Getting Access: Alumni Libraries

library-cloudWelcome to Getting Access, a series devoted to helping you obtain the digital records you need.  

Alumni Libraries

Many universities and colleges extend library privileges to alumni. Benefits vary, but can include book borrowing privileges and access to online resources.

The catch: You must be a paying member of the school’s alumni association.


PSUThe Good

The Penn State Alumni Association excels in their library access for alumni. They offer Association members book borrowing privileges and remote access to digital databases.

The databases in the Penn State Alumni Library include:

I am grateful for the access Penn State provides, but it is not a comprehensive solution. Not all journals allow universities to extend their full-institutional subscriptions to persons who are not employed by or enrolled in the university. I spend $15/year for additional JStor access through the William and Mary Quarterly because it is the only way I can download an article they have published within the last 5 years. (I keep only the most current journal because bookshelf space is scarce in my house.)


UCDThe Not So Good

Not all alumni libraries are equal. I also belong to the Cal Aggie Alumni Association, the organization for University of California, Davis alumni. Like Penn State, the University of California offers members of its alumni associations access to an “Alumni Library.” However, UC limits its library privileges to books; paid members of its alumni associations can borrow up to 5 books from any UC Library. (This benefit does not include ILL privileges.)

The University of California may tout itself as one system, but it does not have one alumni organization. Each campus has its own group and some groups add features to its UC Alumni Library. For example, the UCLA Alumni Association offers its members access to the ProQuest Research Library.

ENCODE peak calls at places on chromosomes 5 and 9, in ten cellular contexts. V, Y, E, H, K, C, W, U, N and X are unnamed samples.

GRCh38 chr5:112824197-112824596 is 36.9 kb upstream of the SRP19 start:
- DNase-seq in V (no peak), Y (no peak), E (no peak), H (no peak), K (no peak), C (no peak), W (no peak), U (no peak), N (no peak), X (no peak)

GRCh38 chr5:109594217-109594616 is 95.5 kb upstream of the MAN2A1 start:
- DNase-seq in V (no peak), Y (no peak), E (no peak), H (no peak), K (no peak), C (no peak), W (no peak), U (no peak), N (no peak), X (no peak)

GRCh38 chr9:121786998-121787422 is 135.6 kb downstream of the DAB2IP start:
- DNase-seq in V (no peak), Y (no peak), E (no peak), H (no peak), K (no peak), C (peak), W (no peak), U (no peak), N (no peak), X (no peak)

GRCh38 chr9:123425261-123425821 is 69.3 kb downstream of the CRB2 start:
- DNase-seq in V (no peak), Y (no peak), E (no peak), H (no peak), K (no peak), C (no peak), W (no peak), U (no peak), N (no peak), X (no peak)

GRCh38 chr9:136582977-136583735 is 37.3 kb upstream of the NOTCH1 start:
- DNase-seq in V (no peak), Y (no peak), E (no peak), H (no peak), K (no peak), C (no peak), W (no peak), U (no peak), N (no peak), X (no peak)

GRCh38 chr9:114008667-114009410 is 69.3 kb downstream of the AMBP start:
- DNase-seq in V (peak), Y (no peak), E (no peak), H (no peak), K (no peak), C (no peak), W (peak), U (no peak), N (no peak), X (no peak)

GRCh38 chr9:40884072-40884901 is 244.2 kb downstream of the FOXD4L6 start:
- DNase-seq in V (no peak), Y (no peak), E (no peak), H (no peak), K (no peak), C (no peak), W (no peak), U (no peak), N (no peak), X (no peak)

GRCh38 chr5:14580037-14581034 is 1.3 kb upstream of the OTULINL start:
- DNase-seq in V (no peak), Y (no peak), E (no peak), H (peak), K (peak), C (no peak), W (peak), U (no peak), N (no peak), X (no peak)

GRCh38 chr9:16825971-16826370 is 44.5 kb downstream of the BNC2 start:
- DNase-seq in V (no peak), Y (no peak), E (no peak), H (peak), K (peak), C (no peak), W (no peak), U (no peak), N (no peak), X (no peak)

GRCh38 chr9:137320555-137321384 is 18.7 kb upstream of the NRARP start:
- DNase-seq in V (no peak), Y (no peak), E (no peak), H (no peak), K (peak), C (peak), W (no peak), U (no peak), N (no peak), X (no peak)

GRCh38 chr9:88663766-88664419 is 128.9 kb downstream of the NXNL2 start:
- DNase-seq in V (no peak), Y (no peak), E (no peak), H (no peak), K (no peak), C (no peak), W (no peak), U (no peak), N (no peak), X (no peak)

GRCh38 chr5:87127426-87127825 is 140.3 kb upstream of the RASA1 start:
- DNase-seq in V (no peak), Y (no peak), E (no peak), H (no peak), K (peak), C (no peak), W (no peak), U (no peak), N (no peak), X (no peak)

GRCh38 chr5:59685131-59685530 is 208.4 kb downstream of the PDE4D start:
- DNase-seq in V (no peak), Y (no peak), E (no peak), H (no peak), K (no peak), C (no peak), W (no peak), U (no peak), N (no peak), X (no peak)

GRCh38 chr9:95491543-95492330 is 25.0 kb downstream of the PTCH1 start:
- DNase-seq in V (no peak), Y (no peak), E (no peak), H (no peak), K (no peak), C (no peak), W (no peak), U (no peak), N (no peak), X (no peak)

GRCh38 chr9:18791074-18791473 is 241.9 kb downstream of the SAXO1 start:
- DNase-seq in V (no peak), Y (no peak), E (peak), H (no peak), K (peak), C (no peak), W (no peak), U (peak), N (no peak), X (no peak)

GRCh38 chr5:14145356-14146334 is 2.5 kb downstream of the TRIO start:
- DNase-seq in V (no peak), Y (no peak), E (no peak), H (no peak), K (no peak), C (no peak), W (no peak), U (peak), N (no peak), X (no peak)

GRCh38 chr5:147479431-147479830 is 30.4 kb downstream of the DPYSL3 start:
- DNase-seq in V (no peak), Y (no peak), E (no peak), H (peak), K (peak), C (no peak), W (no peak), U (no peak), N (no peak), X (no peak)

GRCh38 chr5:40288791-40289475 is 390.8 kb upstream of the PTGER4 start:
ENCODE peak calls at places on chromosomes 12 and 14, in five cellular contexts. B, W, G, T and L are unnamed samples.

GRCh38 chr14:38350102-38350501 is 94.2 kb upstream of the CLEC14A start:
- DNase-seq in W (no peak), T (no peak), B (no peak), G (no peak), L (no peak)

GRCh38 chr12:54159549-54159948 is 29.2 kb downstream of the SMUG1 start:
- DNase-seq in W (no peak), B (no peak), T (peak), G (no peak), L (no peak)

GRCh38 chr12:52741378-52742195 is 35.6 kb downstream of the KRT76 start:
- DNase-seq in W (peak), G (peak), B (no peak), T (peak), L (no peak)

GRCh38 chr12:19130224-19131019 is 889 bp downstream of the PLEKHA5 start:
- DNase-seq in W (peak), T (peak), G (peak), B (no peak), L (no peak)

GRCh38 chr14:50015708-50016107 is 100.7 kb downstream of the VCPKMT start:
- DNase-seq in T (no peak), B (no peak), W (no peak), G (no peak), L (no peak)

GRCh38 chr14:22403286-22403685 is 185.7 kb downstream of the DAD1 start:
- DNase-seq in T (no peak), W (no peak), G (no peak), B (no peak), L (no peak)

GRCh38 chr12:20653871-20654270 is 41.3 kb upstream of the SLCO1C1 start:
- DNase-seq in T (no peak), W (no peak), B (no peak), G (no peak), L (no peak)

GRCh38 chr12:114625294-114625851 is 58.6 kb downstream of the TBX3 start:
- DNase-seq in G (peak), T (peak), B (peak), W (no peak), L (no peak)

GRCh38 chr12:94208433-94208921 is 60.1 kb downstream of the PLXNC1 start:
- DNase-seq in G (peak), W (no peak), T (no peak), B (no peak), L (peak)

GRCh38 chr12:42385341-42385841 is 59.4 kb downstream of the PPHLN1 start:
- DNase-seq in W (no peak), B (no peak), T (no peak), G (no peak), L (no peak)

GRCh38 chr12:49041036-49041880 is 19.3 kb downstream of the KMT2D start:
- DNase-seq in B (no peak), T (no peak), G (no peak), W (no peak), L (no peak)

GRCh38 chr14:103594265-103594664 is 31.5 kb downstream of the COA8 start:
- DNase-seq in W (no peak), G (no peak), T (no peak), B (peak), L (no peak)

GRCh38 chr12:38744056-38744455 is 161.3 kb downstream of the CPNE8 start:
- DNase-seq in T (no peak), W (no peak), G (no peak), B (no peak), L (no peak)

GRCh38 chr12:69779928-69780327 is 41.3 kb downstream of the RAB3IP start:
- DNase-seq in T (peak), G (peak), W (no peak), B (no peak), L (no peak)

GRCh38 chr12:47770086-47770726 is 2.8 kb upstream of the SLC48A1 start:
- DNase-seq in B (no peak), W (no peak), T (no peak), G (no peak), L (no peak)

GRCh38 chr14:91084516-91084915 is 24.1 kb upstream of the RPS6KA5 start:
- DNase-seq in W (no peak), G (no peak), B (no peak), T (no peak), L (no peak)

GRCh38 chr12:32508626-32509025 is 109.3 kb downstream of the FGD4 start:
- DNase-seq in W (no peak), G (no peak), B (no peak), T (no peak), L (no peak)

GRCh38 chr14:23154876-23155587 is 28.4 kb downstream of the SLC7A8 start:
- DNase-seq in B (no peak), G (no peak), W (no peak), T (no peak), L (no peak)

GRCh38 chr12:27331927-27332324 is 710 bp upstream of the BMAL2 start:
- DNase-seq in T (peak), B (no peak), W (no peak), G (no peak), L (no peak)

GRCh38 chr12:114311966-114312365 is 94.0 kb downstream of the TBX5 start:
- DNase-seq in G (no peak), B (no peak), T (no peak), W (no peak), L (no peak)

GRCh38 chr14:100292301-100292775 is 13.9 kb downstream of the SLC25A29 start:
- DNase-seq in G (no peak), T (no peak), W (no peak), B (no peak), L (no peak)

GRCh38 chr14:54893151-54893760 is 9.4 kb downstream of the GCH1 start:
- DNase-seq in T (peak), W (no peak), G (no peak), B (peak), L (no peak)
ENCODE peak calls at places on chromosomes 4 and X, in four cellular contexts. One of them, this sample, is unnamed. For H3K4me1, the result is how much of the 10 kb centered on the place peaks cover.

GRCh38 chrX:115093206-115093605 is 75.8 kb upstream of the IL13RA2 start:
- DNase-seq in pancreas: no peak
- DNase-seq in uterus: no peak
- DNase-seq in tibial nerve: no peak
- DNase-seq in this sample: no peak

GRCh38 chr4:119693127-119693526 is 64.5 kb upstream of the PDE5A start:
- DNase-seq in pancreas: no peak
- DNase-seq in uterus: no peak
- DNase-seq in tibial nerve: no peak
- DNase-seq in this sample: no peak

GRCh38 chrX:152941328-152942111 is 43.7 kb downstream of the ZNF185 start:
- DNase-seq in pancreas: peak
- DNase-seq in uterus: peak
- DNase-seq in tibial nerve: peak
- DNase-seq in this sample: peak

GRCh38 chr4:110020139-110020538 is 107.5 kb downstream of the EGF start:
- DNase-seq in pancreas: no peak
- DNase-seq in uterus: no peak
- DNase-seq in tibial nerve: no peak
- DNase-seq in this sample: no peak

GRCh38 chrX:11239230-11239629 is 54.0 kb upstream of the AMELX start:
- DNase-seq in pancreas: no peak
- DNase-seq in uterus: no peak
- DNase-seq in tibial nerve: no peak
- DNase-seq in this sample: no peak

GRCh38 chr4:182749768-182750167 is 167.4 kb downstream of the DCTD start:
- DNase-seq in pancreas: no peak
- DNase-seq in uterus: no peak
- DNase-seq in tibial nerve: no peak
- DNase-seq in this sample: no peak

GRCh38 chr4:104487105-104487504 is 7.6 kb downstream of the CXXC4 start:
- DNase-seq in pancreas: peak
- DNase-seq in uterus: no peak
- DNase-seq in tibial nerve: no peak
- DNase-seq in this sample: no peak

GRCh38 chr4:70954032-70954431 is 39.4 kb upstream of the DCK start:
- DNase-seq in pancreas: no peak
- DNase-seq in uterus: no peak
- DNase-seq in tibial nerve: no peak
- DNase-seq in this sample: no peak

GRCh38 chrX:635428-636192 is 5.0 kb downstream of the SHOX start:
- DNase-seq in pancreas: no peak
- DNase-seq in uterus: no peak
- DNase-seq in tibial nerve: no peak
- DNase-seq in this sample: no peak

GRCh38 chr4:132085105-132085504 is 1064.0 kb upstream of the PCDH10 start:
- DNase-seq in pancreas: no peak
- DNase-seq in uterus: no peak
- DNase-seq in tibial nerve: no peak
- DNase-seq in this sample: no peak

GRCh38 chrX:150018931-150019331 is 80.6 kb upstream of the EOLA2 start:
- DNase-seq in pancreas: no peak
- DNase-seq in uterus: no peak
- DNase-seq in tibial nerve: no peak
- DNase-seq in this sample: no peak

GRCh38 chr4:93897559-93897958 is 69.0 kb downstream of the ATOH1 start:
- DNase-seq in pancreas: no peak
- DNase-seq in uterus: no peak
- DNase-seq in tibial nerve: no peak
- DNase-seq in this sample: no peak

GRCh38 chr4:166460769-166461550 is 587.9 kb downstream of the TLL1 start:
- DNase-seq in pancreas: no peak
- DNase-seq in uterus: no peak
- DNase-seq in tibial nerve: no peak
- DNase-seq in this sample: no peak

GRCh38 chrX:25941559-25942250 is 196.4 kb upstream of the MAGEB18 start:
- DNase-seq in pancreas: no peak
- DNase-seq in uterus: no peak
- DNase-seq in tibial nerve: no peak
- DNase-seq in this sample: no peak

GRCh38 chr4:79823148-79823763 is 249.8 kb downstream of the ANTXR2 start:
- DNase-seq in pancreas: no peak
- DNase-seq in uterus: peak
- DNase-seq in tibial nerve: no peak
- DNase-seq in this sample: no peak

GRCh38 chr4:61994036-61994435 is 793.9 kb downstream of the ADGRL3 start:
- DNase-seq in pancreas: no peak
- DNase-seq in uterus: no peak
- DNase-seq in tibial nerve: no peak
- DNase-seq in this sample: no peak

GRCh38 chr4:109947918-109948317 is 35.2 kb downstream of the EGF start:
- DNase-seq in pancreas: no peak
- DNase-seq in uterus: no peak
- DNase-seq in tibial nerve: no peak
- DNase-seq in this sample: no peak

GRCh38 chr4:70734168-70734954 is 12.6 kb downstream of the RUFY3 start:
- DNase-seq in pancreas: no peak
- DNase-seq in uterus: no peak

The Bottom Line

You should see if your college alumni association offers library access. If they do, and you're a member, then you may be missing out on a great benefit you already paid for. If you are not an alumni association member, perhaps the database access provided by your alumni library is worth rekindling your school spirit for.


What Do You Think?

Have you found any helpful ways for remotely accessing digital records or academic journal articles? If so please leave a comment or send me a tweet.



Getting Access: Newspapers from Early America

LaptopWelcome to Getting Access, a series devoted to helping you obtain the digital records you need. Companies like Newsbank/Readex are on a mission to digitize early American records. Their Early American Newspapers and Early American Imprints databases offer a comprehensive collection of digitized early American tracts and newspapers.

It used to be that to access these databases you had be affiliated with (or live near) one of the wealthy research institutions that can afford to pay their enormous subscription fees. However, Newsbank offers an affordable backdoor to a lot of the content stored in its expensive Readex-branded databases.



Genealogy-BankIn October 2006, Newsbank launched GenealogyBank, a direct-to-consumer resource that "provide[s] researchers with unprecedented Web-based access to millions of the United States' core genealogical records from the 17th to the 21st centuries."

Geared for genealogical queries and non-professional researchers, GenealogyBank does not offer the advanced search options of its Readex counterparts, Early American Newspapers or America's Historical Newspapers.

The search interface gives preference to names of people rather than dates. Users cannot access the issue lists for a given newspaper title. To pull up a page view of an entire issue, users must first click on an article and then click on the "Page [1]" link located on the left-hand side above the article title. Users cannot navigate from full-page view to full-page view.

Still, with a little persistence users should be able to find the information they need from the comfort of their homes.


 The Bottom Line

GenealogyBank may be a tad cumbersome to use, but at $69.95/year it offers underprivileged historians affordable access to newspapers and imprints that they could only access in physical archives or by visiting a library that has a subscription to the Readex-branded databases.


What Do You Think?

Have you found any helpful ways for accessing early American newspapers online? If so please leave a comment or send me a tweet.